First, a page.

Objectives: To determine the late HIV transmission and survival risks associated with early infant feeding practices.
Design: A nonrandomized intervention cohort.
Methods: HIV-infected pregnant women were supported in their infant feeding choices. Infant feeding data were obtained weekly; blood samples from infants were taken monthly to diagnose HIV infection. Eighteen-month mortality and HIV transmission risk were assessed according to infant feeding practices at 6 months.
Results: One thousand one hundred and ninety-three live-born infants were included. Overall 18-month probabilities of death (95% confidence interval) were 0.04 (0.03–0.06) and 0.53 (0.46–0.60) for HIV-uninfected and HIV-infected children, respectively. The eighteen-month probability of survival was not statistically significantly different for HIV-uninfected infants breastfed or replacement fed from birth. In univariate analysis of infant feeding practices, the probability of HIV-free survival beyond the first 6 months of life in children alive at 6 months was 0.98 (0.89–1.00) amongst infants replacement fed from birth, 0.96 (0.90–0.98; P = 0.25) and 0.91 (0.87–0.94; P = 0.03) in those breastfed for less or more than 6 months, respectively. In multivariable analyses, maternal unemployment and low antenatal CD4 cell count were independently associated with more than three-fold increased risk of infant HIV infection or death.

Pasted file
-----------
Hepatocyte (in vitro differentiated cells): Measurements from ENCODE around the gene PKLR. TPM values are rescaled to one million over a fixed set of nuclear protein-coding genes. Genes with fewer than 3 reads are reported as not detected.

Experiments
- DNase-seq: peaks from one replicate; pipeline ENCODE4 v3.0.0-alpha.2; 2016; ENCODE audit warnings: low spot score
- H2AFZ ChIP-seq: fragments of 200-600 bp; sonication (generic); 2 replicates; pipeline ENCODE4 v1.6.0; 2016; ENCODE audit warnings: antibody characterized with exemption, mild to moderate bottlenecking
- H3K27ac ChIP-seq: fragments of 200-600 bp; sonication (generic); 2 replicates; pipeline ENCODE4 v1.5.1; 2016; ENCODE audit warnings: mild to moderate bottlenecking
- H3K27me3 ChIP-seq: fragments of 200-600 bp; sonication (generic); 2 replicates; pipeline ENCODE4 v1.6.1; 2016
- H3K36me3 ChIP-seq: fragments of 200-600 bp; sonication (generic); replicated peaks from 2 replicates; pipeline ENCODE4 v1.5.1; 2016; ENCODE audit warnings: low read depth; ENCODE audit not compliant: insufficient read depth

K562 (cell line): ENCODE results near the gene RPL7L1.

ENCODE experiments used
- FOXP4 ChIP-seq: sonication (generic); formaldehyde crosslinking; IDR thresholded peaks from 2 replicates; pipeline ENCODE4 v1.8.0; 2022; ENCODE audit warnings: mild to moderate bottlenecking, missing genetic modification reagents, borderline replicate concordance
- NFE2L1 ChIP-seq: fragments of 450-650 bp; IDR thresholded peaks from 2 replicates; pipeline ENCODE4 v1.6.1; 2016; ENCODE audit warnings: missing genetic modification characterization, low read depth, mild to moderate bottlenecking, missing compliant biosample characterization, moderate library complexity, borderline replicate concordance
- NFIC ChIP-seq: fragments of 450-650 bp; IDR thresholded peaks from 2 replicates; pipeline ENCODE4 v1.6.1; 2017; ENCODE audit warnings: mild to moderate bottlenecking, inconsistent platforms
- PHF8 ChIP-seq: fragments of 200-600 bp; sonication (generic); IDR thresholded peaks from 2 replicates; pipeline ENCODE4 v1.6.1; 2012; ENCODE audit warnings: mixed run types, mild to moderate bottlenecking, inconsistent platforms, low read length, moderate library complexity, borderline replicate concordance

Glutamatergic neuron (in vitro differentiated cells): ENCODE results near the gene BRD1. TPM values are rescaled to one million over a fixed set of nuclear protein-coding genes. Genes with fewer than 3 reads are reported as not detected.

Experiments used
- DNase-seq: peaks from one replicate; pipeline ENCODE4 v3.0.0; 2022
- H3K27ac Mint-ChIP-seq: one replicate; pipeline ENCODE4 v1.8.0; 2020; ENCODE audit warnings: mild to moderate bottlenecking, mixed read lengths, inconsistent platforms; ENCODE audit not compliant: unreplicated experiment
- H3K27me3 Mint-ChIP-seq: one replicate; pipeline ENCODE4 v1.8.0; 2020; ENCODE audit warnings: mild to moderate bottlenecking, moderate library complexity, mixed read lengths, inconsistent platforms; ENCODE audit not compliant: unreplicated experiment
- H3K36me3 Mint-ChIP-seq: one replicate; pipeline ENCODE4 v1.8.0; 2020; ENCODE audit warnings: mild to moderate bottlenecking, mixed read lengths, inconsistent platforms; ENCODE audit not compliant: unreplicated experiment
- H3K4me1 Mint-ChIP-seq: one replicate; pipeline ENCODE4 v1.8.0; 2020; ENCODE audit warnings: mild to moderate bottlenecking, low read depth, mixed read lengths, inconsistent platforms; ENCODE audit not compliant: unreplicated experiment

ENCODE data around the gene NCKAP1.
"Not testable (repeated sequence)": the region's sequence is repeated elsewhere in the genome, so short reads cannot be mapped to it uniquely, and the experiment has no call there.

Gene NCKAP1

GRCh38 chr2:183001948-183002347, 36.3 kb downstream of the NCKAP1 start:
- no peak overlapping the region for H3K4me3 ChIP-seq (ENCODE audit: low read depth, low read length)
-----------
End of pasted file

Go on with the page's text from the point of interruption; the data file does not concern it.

Conclusion: Breastfeeding and replacement feeding of HIV-uninfected infants were associated with similar mortality rates at 18 months. However, these findings were amongst mothers and infants who received excellent support to first make, and then practice, appropriate infant feeding choices. For programmes to achieve similar results, the quality of counselling and identification of mothers with low CD4 cell count need to be the targets of improvement strategies.